“My protest is not about people who cannot make ends meet, but people who cannot live their lives," says Raviv. "I identify with people who remind me of the oppression of being in a setting where they cannot say who they are. That is my biggest hurt, which I heal all the time with music. That’s true whether it’s a longing for Tunisia or longing to be who I am, or longing for the freedom to say who I am without thinking about how that hurts other people or how it hurts me.”
The Arab Spring and the song’s success among Tunisian demonstrators without him being physically there, gave him the inspiration to start a new project that is even more ambitious. “Following the Arab Spring, there are millions who are willing to put their lives on the line for their freedom," he explains. "That can’t be stopped anymore.” His new project, entitled “New World Order” and comprised of Internet-based musical activity and artists from Arab countries, is due to start this April.
“As a child, I knew that my parents got along with Arabs in Tunis, and I didn’t understand why there was a conflict in Israel,” says Raviv. “This is an album of collaborations with artists from countries that I cannot visit, states in conflict, artists whom we cannot meet in the physical space. That’s true whether it’s an artist from downtown Tehran who is taking an incredible risk to collaborate with me (I found him on a website of international artists), or a Palestinian artist, or an amazing woman singer from Damascus who sings classical Arabic music, or someone from Algeria, Yemen or Tunisia. The search will go on until the last moment, like always. There is no exact planning, in the same way that the creative process has a life of its own.”
Smiling, he says the difference between the situation in Israel and the other Middle Eastern states amounts to “Better the tyrant you know.”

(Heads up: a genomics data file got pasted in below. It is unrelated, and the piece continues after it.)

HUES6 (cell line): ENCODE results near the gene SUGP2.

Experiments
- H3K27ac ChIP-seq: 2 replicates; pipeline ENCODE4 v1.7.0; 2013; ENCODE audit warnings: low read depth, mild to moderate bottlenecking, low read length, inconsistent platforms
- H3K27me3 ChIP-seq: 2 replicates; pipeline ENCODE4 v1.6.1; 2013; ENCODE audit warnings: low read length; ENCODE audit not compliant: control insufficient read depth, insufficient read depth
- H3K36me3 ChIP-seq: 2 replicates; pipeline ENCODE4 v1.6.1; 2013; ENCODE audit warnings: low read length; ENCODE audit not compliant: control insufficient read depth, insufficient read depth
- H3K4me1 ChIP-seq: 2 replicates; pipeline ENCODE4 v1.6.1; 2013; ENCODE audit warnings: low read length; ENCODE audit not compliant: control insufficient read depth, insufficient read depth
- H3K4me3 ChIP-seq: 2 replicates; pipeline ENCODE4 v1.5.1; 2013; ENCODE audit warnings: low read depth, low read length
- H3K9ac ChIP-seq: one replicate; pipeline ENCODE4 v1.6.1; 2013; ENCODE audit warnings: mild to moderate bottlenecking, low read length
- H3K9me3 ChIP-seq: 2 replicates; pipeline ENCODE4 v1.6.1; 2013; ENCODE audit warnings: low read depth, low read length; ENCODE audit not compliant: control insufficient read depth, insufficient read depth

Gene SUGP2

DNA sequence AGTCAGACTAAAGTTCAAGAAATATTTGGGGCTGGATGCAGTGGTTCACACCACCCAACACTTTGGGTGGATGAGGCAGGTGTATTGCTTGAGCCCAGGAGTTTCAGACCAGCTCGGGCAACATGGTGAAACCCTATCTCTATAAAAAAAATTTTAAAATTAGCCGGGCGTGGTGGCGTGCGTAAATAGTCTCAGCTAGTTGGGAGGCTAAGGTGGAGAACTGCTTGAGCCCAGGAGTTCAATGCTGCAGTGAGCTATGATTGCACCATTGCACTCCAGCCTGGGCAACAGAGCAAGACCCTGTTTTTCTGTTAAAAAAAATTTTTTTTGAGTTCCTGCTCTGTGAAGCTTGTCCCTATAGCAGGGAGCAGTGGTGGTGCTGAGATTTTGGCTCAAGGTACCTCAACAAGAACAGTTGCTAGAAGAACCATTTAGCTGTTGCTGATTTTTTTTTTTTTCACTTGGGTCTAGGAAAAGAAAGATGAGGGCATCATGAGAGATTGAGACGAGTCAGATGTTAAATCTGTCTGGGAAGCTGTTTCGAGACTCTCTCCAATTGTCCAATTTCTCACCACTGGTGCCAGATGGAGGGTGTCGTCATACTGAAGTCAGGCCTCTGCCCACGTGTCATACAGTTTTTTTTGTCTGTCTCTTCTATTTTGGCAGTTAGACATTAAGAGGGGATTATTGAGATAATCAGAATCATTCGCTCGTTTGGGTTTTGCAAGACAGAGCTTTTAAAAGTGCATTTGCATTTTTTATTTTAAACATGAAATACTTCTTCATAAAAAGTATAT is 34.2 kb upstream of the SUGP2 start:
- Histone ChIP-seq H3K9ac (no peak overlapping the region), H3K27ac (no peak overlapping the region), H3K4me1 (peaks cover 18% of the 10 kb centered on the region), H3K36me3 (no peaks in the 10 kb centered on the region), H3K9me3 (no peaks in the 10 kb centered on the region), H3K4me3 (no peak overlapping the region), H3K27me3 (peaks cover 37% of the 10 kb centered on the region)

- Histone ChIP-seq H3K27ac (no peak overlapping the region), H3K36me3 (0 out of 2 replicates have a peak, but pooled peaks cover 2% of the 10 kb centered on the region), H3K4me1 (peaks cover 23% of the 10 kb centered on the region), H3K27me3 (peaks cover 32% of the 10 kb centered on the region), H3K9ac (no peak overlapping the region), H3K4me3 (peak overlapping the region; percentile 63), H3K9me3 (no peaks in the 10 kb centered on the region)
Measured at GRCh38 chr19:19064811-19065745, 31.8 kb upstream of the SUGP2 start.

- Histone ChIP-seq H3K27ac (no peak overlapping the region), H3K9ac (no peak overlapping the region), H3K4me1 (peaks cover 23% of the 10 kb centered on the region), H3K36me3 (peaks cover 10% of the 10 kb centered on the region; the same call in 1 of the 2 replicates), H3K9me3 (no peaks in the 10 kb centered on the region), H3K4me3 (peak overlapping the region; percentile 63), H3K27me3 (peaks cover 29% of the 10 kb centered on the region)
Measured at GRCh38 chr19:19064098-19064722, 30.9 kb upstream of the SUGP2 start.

Will this project take a position on the Israeli occupation?
“An occupation starts beyond the land. It’s in what a person feels, and that is what we’re talking about,” says Raviv. “I’m not in real estate or politics. Those are things I don’t deal with, because I don’t understand them. But I can meet a person whose essence is occupation and understand him because we share an identity.
“I also feel that I’m under occupation. As an Israeli who lives here, I am under the occupation of my identity, as a person who grew up in a society where there was a code that I was Israeli and nothing else. I also grew up in a society that said I was religious and nothing else. Today, I know that my characteristics as a person are more than the sum of their parts. The moment someone is deprived of his rights, my own rights are taken away. If there is a gay artist in Iran, we speak the same language.
“These are not collaborative works based on the idea, ‘Let’s do it this way because it’s interesting,’ or ‘I’m missing a female voice here,’ or ‘Give me a few vocal runs here.’ The connection is an authentic one that completes both sides.
“This is a project that wants to express the reality, with what is good and less good about it. To present the age we live in using music and conversation that enters a song. To combine excerpts from the Koran and the New Testament and the Bible, and show that we are all from the same place, and that if one person out of a hundred is suffering, then all hundred will suffer as well.”
Recently, Raviv began a fund-raising campaign for the project on Indiegogo. “People are waking up to the new awareness that they influence their environment and can effect change because they are a force – they are not one of many, they are one who is many. I invite everyone in who believes music is an international language that crosses borders, so we can make the project come true and be part of creating a new bridge in our generation, a small step that is a giant one for peace.”
Want to enjoy 'Zen' reading - with no ads and just the article? Subscribe todaySubscribe now